Alexis: Hey, everybody! Welcome back to the Mortgage Rundown, the first Mortgage Rundown of 2021. We hope you all had a great New Year. So, I'm here with Jason Obradovich, CIO of New American Funding. How have you been doing, Jason? It's been a minute.
Jason: It has. I’ve been great. Thank you very much.
Alexis: Yeah, of course. So, I wanted to get some information from you about everything that's been going on in D.C., including the runoff that happened in Georgia, everything that's been going on in the last few weeks since we spoke. So, can you just give us a brief update there?
Jason: Yeah. You know, without getting too much into the politics of things, right? We've had this special runoff in Georgia. It looks like there's going to be a split Senate. The House will be dominated by the Democrats and they also have the Executive branch with the President and Vice President.
So, you know, I think the market was really unclear. Or honestly, knowing that there was going to be division in Washington, D.C., you know, there was a lot of questions around really what can the new administration do? If they if they didn't have control of the Senate and the House of Representatives, probably they wouldn't be able to do as much as they'd like to. And so, now that it looks like they're going to have complete control, I know 50/50 isn't necessarily, you know, a lot of control, but it looks like they have control over the legislature. What are they really going to do? And, you know, with that, it looks like they can get a lot more done than what they would have otherwise. And so, I think there's, from the market's perspective, there's this hope that more can be done, and this was going to be, you know, two to four years of a divided house.
Alexis: OK, OK. And how would you say that kind of all this stuff going on really affects the market. I know there was a recent little, small jump in rates. So, does that have anything to do with that or what can you tell us there?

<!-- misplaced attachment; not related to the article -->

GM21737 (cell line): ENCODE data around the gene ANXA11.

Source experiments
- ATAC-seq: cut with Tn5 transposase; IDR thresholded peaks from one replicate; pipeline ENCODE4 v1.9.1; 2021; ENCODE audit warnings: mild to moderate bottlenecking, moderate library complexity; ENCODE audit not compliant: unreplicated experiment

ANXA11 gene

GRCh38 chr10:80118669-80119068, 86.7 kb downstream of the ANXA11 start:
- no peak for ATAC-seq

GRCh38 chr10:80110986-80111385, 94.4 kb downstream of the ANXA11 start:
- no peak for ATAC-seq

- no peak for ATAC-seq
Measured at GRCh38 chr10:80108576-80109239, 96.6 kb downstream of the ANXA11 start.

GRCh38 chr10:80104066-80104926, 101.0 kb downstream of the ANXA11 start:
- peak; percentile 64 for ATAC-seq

Jason: Yeah, you know, the immediate market reaction was quite interesting because, you know, we did see interest rates pop up. Right? And the way you should look at it in the way the world should kind of look at is not necessarily like, OK, watch out, rates are going to go up now,,,get out of the way. You know, it was great while it lasted and now we're going the other direction. It was really the market reacted to say, look, the 10-year Treasury is at or under one percent. You have this new administration here. They've got a lot of lofty goals. There's a pandemic they are dealing with. But there could be a potential growth story there. And if there is a potential growth story, do you really want to own a 10-year treasury at one percent yield? Right? Couldn't your money be best used somewhere else? And so, I think everyone looked at their positions and said, ‘look, I don't necessarily want to own a 10-year treasury under one percent.’ So, we started to see rates go up a little bit. You know, they kind of spiked up for about a week and now they're starting to kind of crawl back slowly as we get back to reality.
And so, yeah, mortgage rates are up higher than they were a month ago, but that doesn't necessarily mean we're running back up. And so, things have leveled off, albeit actually very, very quickly. I honestly thought it would run up a little bit higher than it has. And so, you know, there's still a lot, right? We haven't got to Inauguration Day. There's still a lot of things that have to get worked out. But by and large, you know, there's a lot of questions around the Biden agenda and what they plan on doing for the next, at least this first year. What's going to happen in 2021, and really, what's that going to mean to the pandemic and how it's affected homeowners? What's going to be the stock market, the bond market, and the overall economy?